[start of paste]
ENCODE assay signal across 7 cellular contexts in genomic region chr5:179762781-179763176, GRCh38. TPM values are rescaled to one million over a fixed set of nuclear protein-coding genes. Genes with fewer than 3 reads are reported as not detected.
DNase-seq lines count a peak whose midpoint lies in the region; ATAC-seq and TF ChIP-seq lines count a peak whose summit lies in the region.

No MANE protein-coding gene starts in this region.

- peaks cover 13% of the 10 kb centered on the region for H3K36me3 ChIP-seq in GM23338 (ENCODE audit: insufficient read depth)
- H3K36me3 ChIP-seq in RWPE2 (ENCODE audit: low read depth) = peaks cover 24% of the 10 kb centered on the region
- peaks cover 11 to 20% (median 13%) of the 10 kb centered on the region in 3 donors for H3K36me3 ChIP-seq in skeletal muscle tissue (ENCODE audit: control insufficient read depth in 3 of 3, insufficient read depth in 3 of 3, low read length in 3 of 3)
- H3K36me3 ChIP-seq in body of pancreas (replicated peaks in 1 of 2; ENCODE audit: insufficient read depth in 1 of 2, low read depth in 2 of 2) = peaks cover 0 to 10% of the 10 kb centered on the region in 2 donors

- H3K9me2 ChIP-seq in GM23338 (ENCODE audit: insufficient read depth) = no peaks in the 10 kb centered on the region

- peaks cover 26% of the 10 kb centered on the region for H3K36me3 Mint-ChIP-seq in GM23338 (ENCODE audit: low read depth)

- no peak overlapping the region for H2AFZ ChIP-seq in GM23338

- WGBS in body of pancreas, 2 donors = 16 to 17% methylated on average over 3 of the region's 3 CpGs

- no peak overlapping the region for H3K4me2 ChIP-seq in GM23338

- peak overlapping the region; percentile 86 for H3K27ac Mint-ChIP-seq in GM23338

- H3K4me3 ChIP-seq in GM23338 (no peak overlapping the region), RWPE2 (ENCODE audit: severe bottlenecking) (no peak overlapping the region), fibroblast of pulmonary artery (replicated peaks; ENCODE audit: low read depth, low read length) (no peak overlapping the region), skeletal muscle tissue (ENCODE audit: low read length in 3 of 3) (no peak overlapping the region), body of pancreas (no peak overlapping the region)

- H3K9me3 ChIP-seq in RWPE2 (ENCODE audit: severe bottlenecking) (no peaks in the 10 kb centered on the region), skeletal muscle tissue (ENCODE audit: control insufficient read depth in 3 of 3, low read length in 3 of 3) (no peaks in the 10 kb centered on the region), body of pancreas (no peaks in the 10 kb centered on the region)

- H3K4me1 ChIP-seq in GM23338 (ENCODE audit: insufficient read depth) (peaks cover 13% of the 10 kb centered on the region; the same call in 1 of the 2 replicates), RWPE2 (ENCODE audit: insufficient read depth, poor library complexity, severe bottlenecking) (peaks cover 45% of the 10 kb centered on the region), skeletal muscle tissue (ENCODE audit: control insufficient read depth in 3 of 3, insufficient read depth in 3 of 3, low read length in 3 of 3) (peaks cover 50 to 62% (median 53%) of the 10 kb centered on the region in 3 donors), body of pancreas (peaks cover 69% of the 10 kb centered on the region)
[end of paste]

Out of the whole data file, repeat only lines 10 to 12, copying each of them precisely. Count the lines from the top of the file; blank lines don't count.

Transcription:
- no peak overlapping the region for H2AFZ ChIP-seq in GM23338

- WGBS in body of pancreas, 2 donors = 16 to 17% methylated on average over 3 of the region's 3 CpGs

- no peak overlapping the region for H3K4me2 ChIP-seq in GM23338